[16:35:02] And he would bring I think a great experience, a great reputation with him, a great mind with him, and some comfort for members of Congress on both sides of the aisle that the president will be getting good thoughtful sound advice. And that's not always the feeling we've had with some of the other appointments.
SCIUTTO: You mentioned the waiver -- Barbara mentioned this as well -- that would be necessary. This is law dates back to 1947 requiring the general be retired for seven years. He has not been. It's only happened once before I believer in 1950, where waivers have been granted.
Do you foresee any challenge getting that through Congress?
SCHIFF: There will be concerns about it. And, you know, as I mentioned, those concerns will be put in the context of his other appointments. It will certainly be an issue.
I don't think it will ultimately be a bar because I think he is so well thought of that he can overcome people's reservations about that. You know, unfortunately, I wish you could have this in reverse order where you can have the confirmation hearings go forward first so he could be thoroughly vetted and those issues could be explored and then a decision could be made about changing the statute.
But my guess is because his reputation is so strong and frankly because there is enough concern among Democrats about some of the president-elect's other choices, there will be a desire to amend the statute if that's what is necessary and I think it will be necessary.
SCIUTTO: Well, one potential issue is posture towards Russia. I spent a lot of time in the Pentagon. There is great concern about Russia's military moves, in Syria, with regards to NATO, in Eastern Europe with regards to its fly-bys of U.S. Navy warships, U.S. aircraft, et cetera. That's the view from the Pentagon. I haven't spoken to General Mattis about it, but it's reasonable to assume that he shares some of those concerns. We heard during the campaign that Donald Trump has a very different view of Russia.
Is that a potential area of disagreement between them?
SCHIFF: Well, it is and frankly, it's one of the reasons why I'm very inclined to be supportive of this choice, because I think General Mattis' view of NATO and his strong support of NATO will temper the skepticism that the president-elect has expressed. And I think General Mattis has a full appreciation of the threat that's posed by Russia. I don't think he's going to be any kind of a apologist for Russia or view Russia with anything but the most deep skepticism. So, I would like to see that in a secretary of defense. But it may
bring about a conflict, particularly when you have the national security adviser, General Flynn, so you have these two generals that have expressed I think in the past two very different views of Russia. But frankly, I'd be glad to have the president-elect getting insights from General Mattis on things like Russia and NATO.
SCIUTTO: Of course, another major issue for the president certainly, but also the man who would be leading the Pentagon, is the fight against ISIS. We are in a midst of a pitch battle around Mosul. is the power center in Iraq. There is talk of taking back Raqqah in Syria, really the capital of their claimed caliphate.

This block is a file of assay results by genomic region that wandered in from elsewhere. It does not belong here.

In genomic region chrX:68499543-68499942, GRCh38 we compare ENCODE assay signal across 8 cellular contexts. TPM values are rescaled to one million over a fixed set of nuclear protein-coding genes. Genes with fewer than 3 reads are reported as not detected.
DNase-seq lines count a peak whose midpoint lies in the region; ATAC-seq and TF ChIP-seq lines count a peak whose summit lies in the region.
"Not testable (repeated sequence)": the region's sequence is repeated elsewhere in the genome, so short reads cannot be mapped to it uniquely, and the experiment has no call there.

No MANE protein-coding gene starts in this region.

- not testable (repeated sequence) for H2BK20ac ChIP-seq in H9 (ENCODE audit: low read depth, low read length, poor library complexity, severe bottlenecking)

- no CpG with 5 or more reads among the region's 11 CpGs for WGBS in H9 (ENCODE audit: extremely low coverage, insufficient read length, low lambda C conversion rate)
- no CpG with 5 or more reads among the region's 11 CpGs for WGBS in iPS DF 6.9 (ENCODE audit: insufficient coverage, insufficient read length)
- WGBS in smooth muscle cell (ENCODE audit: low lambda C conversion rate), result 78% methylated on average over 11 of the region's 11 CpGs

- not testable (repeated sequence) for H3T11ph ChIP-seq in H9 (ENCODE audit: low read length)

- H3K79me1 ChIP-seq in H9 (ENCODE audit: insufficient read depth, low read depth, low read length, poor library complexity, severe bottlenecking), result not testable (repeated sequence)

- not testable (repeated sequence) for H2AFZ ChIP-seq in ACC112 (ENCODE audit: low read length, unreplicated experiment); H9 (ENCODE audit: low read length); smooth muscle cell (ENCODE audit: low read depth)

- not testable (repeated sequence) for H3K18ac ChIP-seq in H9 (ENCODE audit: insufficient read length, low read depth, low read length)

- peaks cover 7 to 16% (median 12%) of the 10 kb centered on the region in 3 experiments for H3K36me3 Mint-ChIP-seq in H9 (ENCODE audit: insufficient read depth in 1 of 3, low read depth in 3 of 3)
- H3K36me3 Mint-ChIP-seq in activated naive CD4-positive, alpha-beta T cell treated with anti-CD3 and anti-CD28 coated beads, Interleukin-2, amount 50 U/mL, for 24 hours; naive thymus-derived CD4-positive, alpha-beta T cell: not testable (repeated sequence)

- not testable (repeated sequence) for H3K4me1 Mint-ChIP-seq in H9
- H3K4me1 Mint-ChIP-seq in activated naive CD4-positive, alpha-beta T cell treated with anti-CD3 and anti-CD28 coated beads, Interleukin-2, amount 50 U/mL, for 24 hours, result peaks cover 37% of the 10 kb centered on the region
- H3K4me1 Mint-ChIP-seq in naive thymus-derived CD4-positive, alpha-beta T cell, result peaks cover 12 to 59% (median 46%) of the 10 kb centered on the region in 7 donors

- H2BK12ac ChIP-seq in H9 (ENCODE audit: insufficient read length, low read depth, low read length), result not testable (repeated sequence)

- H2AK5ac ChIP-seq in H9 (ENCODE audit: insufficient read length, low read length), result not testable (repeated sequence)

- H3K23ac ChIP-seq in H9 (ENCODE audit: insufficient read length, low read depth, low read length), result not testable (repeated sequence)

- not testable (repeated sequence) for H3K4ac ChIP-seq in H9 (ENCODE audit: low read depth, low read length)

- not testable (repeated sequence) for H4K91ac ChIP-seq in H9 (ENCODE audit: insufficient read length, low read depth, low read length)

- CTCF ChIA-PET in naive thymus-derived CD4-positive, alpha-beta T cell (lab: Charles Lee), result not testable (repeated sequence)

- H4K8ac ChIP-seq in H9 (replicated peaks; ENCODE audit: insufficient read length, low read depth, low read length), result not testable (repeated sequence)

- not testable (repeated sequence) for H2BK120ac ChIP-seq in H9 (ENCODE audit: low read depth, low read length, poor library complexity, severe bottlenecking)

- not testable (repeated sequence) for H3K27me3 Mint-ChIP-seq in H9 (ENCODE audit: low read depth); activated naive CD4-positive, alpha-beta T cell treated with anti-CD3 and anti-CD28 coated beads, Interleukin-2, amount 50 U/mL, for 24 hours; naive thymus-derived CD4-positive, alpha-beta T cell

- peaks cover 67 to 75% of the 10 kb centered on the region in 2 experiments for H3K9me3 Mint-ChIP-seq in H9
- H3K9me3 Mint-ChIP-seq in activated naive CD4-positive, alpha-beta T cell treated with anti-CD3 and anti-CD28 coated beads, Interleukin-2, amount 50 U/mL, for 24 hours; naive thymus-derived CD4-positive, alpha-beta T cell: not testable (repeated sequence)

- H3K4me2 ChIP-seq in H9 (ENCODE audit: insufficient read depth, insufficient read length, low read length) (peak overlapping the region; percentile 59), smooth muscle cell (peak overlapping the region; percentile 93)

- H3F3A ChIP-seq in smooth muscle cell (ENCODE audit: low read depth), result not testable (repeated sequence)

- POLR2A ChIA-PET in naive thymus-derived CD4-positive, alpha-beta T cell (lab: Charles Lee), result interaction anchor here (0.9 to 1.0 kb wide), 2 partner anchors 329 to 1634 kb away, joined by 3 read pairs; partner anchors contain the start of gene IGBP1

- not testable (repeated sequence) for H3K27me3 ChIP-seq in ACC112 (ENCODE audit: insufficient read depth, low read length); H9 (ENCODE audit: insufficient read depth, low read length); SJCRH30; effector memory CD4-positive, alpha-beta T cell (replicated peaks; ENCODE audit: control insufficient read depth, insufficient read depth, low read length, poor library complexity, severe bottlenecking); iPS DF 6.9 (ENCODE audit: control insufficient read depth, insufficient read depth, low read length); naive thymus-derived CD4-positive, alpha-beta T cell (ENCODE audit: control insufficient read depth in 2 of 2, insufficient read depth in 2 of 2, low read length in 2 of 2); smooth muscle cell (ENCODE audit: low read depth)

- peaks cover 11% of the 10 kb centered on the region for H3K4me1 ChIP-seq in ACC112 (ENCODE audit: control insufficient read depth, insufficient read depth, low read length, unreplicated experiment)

As you look at that, what do you -- what do you expect General Mattis to advise Donald Trump who again during the campaign has expressed his desire to pull back from some of these crises? He does not want to get involved in these overseas wars. How do you expect and how would you advise this new head if he's confirmed to the Pentagon to advise the president?
SCHIFF: I think what you can expect from General Mattis because he's a pretty plain spoken person that he would tell the president-elect, look, we can do this, we can drawdown our involvement in the area. But here is the consequence. You're going to be empowering the Russians, you're going to be empowering the Iranians, there are going to be cost to American reputation of we abandon support for moderate opposition in Syria, and here's the issues that we see in Iraq and the increasing Iranian influence in Iraq, the political problems that are still unsolved between the Sunni and Shia in Iraq.
And, you know, conversely, if the president-elect is inclined to use force in places and he has also threatened obviously to carpet-bomb or to torture or kill families of terrorists, et cetera, I think General Mattis will be quite blunt about, OK, what does that really mean, let me tell you how that would be perceived, how that would -- the impact of those kind of policies, the effect on the military, the effect on other agencies.
So, I think he'll get some sober advice from the general and the general tell him, just what will be required in terms of what the military commitment would be for military engagement, and I think that kind of sound advice would benefit the president-elect.
SCIUTTO: And that could be consequential advice because we've heard that Donald Trump is leaning towards pulling back even more so from Syria there.
[16:40:02] Finally, before I let you go, Congressman Schiff, we know that Donald Trump has had several phone calls with world leaders, including just yesterday with the prime minister of Pakistan, Nawaz Sharif.
This was an interesting situation here because oftentimes we get readouts of these phone calls. They're very boilerplate, as you know. They don't reveal very much. But the readout of this phone call from the Pakistani side at least was quite revealing. I just want to quote from it here to remind our viewers. This is what